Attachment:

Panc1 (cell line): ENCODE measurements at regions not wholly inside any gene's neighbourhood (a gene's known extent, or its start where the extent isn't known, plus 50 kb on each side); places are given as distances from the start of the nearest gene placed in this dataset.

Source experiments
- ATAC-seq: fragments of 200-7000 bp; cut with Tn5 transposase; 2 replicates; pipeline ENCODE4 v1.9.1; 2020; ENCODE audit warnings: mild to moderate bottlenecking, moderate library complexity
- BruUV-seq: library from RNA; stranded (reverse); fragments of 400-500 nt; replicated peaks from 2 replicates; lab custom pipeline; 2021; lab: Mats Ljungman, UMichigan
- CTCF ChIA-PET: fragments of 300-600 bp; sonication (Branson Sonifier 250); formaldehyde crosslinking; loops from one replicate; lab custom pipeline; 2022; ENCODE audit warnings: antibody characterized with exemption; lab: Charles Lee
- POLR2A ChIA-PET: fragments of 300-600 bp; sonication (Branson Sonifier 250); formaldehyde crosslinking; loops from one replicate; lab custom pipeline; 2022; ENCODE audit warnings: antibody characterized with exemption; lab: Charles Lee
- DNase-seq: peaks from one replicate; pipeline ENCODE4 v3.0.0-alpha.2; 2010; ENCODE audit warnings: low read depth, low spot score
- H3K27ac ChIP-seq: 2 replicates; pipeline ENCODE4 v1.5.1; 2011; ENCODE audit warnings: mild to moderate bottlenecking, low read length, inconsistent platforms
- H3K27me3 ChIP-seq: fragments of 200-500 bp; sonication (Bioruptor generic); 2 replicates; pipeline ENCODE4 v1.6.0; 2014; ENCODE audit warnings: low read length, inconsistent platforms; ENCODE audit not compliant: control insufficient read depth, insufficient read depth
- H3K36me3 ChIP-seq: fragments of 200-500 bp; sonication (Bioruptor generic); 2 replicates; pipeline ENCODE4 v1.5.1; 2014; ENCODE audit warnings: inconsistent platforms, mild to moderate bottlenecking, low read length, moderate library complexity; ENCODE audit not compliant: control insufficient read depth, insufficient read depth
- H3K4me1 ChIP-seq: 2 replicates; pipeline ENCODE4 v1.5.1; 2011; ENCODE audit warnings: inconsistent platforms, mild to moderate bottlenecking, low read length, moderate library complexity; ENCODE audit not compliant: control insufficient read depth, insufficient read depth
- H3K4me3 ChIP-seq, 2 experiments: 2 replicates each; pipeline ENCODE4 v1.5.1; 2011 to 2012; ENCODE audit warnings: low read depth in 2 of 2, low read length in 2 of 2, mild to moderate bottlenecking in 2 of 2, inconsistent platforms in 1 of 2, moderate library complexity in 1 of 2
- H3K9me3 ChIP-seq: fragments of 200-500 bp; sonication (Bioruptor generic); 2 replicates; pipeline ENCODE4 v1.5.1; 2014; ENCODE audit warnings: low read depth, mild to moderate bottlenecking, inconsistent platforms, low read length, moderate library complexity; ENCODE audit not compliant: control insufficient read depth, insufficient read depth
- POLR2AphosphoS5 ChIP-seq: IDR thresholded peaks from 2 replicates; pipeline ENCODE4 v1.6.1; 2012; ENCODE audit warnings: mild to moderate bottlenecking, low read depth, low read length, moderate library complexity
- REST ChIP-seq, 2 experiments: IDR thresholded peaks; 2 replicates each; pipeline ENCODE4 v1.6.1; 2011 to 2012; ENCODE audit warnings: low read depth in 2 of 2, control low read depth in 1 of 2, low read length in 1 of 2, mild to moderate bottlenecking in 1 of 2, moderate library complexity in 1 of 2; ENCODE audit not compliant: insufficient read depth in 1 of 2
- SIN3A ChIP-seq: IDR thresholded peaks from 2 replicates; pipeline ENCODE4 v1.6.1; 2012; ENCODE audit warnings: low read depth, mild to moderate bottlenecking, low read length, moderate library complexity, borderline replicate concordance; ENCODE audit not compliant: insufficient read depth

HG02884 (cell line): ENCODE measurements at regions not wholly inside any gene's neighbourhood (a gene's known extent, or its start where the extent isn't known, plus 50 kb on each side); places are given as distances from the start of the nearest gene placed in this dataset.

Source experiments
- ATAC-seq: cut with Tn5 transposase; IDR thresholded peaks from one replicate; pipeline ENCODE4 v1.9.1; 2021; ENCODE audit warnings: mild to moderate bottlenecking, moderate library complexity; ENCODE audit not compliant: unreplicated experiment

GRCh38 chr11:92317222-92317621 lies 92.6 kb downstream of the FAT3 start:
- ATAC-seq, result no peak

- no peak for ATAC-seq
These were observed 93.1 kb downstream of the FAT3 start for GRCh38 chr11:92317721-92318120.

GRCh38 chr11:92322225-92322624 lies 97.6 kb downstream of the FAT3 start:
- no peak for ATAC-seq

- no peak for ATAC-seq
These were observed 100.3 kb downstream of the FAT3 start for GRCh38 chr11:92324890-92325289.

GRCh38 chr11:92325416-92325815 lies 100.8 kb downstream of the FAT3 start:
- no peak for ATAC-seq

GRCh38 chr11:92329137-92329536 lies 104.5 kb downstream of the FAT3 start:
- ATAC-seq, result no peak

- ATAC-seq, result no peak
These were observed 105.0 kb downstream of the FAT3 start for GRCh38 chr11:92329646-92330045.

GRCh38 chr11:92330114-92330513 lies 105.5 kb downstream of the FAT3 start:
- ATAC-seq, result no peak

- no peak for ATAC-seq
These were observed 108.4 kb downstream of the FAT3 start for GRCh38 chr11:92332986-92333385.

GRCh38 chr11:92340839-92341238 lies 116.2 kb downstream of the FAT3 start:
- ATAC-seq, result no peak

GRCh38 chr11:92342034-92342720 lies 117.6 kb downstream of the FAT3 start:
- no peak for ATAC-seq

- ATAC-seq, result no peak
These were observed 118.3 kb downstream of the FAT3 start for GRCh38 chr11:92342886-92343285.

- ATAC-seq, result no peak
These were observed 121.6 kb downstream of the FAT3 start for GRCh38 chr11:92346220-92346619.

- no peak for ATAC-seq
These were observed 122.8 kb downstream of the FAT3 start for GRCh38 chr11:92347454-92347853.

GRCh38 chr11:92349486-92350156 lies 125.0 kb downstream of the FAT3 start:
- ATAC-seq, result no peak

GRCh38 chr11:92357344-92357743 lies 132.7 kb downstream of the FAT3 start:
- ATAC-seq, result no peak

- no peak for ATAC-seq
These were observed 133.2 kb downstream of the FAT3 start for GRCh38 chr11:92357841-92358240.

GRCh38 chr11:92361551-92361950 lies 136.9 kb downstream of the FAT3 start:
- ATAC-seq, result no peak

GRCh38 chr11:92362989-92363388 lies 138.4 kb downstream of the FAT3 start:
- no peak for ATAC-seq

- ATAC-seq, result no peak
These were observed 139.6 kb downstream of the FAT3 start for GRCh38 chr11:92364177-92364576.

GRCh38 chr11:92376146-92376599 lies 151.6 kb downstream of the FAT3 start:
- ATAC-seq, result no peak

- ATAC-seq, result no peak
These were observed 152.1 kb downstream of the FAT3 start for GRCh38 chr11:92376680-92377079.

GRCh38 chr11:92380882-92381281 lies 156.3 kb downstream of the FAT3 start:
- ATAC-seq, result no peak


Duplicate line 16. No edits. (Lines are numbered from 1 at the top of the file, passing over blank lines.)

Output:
- SIN3A ChIP-seq: IDR thresholded peaks from 2 replicates; pipeline ENCODE4 v1.6.1; 2012; ENCODE audit warnings: low read depth, mild to moderate bottlenecking, low read length, moderate library complexity, borderline replicate concordance; ENCODE audit not compliant: insufficient read depth